Oddly I have a photo
of my grandmother’s grave,
but not one of my mothers,
either of them actually, and
we’ve yet to have a funeral
for the one who raised me.
I forgive the one who gave me life,
for she gave me to one she felt
could care for me well and
she slipped away into death
before I found out her name.
I do have a college yearbook
photo of her, and that will
have to do every day, and
especially on Sunday when she
will have been lying
in the soil of West Virginia
for sixteen years, and I will
be mourning her passing for four.
She isn’t used to the cold,
she never will be, and she hates it
with the sort of passion she once reserved
for people of a different
political philosophy than hers.
She grew up here, but she left.
She has never regretted the departure.
She visits only in late spring
or in the heart of summer, or early autumn
and is here now only for a funeral, which she hates
more than the cold this winter.
She wishes that the death could have occurred
in late spring, early autumn, the heart of summer.
She is certain she will die in one of those seasons,
or at least in the deep enough south
that no one attending a funeral
will have to freeze and curse the winter.
She has no intention of dying anytime soon,
for she has a great deal left to do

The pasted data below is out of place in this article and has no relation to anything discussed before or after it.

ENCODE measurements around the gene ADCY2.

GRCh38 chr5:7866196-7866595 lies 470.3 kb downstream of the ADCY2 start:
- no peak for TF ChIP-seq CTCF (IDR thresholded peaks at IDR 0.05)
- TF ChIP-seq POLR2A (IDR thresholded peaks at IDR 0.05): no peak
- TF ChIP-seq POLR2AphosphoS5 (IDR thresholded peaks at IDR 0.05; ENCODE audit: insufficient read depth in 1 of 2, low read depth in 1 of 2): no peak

and some of that clearly involves
cursing winter and hating the cold with a passion.
The priest droned on,
a short passage
from Micah had some
Within the coffin
we suspect Agnes too
grew even more impatient,
wanting final rest,
wanting the party to begin,
hating the tears.
Later, with wine flowing,
somewhere in the gray sky
I imagine her knowing wink.
When they lowered my grandmother’s casket
into the sodden earth, there wasn’t
a dry eye or shoulder, or leg around.
Sophie would have gotten a good laugh,
her children always too busy for a visit
getting soaked to the skin,
in a cold, windy downpour, all but me,
the one she chose to conduct the service,
the funeral director standing behind me
with the oversize umbrella, ensuring
the words of prayer, of departure,
were dry enough to read, washed
only by my tears, held back, unholdable,
the clunk of the first shovel of dirt
on the simple pine box still echoing today.